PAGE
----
Pulumi Release Notes: Colorized Stack Traces, Output Methods for JSON, OIDC integration, and much more!
We have been busy shipping improvements in the last 2 months. Let’s walk through the release highlights across Pulumi engineering areas from January and February. If you want to learn more between release blogs, follow the CLI improvements in the pulumi/pulumi repo changelog and Pulumi Service features in the new features blogs.
The Pulumi Docker Provider has been a top Pulumi provider since it launched in 2018. It can be used to provision any of the resources available in Docker, including containers, images, networks, volumes and more.
One of the most heavily used features of this provider is the
docker.Image resource, which enables Pulumi users to build and (optionally) push a local Docker context (like an application folder) to a registry as part of a Pulumi deployment. Today we are excited to announce a set of improvements to the
docker.Image resource driven by the feedback we have received from our community. This set of improvements includes:
- Significantly improved performance (including reduced need for rebuilds)
- BuildKit support (including cross-platform builds)
- Rich Docker build logs inside Pulumi IaC program output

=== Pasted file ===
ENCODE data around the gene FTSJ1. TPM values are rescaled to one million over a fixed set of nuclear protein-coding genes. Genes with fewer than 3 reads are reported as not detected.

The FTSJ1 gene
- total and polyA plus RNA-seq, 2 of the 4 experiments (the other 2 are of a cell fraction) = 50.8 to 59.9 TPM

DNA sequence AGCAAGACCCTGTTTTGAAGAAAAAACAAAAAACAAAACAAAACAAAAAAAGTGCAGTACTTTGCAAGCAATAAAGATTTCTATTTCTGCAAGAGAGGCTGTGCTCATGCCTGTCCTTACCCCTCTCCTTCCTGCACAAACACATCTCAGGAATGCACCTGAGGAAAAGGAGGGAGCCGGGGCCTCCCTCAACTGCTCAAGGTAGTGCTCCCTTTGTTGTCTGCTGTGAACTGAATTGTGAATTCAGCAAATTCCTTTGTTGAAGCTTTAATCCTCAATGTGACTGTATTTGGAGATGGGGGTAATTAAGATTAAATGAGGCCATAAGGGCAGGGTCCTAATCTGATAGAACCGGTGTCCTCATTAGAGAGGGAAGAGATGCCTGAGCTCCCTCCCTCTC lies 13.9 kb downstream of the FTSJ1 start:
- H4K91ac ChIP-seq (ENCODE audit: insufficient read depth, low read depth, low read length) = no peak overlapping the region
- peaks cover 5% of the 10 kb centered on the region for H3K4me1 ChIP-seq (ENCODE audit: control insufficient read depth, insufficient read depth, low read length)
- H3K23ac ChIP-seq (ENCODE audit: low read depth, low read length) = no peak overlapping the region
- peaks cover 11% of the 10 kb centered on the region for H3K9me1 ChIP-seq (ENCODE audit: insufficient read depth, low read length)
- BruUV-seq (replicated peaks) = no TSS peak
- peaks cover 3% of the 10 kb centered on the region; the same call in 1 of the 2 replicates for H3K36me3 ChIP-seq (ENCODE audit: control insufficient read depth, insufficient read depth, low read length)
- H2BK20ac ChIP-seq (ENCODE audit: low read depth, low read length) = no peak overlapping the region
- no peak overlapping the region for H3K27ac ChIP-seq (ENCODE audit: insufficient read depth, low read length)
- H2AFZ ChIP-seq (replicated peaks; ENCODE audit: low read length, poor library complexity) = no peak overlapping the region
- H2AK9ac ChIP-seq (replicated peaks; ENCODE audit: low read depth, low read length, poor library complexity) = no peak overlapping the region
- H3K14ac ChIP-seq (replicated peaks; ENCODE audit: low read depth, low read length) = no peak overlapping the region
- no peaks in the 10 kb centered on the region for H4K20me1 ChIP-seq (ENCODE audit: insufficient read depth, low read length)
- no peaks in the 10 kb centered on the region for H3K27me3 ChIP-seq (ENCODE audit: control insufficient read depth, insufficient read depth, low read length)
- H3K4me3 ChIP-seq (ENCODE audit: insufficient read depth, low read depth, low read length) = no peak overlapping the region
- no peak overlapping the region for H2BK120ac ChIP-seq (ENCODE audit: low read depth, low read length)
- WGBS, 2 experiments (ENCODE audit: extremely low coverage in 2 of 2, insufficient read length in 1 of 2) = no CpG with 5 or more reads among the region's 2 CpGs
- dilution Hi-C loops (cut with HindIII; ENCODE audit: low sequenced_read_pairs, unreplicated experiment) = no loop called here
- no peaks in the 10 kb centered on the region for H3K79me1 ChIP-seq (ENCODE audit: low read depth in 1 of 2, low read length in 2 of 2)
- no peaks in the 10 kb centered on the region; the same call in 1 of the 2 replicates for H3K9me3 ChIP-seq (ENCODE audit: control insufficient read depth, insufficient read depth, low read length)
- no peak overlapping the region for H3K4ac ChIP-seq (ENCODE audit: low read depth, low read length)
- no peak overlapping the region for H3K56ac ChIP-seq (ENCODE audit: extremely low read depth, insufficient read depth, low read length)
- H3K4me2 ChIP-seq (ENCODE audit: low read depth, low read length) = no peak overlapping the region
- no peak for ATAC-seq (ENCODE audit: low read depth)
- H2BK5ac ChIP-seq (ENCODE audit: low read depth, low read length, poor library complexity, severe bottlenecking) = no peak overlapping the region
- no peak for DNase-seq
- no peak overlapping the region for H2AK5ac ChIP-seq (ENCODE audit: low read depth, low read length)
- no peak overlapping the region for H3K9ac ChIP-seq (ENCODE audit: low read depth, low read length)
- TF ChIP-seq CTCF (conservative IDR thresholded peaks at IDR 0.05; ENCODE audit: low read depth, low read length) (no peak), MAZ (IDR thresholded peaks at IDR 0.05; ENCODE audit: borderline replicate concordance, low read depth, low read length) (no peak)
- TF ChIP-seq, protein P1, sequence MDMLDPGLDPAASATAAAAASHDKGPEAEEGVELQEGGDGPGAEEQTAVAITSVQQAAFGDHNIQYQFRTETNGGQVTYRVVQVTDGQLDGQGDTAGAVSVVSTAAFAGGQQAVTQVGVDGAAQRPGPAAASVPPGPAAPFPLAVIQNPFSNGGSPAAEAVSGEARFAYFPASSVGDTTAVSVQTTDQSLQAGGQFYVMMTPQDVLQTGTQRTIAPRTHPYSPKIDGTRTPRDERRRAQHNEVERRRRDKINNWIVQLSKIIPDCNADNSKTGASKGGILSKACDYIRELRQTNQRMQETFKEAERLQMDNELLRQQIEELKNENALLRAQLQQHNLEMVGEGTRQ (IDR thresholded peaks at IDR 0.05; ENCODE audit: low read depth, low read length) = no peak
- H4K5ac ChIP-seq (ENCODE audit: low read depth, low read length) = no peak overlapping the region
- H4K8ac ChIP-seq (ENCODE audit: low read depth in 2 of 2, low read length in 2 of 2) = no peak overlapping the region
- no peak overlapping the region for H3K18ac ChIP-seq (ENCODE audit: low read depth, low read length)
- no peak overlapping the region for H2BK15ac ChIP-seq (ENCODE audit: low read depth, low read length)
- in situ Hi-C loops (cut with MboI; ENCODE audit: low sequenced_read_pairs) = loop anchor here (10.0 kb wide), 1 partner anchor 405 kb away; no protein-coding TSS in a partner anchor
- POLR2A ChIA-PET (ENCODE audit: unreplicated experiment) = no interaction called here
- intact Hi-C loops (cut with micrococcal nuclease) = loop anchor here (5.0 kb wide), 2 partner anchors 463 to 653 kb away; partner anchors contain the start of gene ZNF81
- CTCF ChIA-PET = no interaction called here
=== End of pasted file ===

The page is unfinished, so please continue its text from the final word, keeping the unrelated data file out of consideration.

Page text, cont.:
- Pulumi YAML and Pulumi Java support
After launching Pulumi Deployments a few months ago and receiving a ton of community feedback (thank you!) today we are launching an integration with OpenID Connect (OIDC) to enable temporary credentials and granular access controls. We would like to thank GitHub user eriklz for creating the original request for this functionality.
Pulumi Release Notes: CED Launches, Skip Checkpoints flag, Automation API NodeJS parallel inline programs, and much more!
In addition to our Cloud Engineering Days launches, we have been busy shipping improvements in the last 2 months. Let’s walk through the release highlights across Pulumi engineering areas from September and October. If you want to learn more between release blogs, follow the CLI improvements in the pulumi/pulumi repo changelog and Pulumi Service features in the new features blogs.
Our mission at Pulumi is to enable teams to scale up what they can build in the cloud. Scale up the sophistication and value of their cloud infrastructure investments through software engineering practices. Scale up the automation around delivering cloud infrastructure with software instead of just humans. And scale up the number of developers who can directly benefit from the rich cloud platform capabilities being built by central platform teams in every organization today.
As part of Pulumi Cloud Engineering Days 2022 today we are announcing a set of important new advancements in the Pulumi platform which are all designed to help organizations scale with their infrastructure as code needs.
Earlier this year we launched support for Pulumi YAML as a new supported language for Pulumi’s Universal Infrastructure as Code platform. Pulumi YAML offers a simple declarative interface to the full breadth of the Pulumi platform, ideal for smaller scale use cases and composition of higher level component building blocks. And with support for
pulumi convert, Pulumi YAML programs can be converted into a program in any other Pulumi language, ensuring you can easily scale up if and when needed.
Today, we’re excited to announce the General Availability of Pulumi YAML with the release of Pulumi YAML 1.0.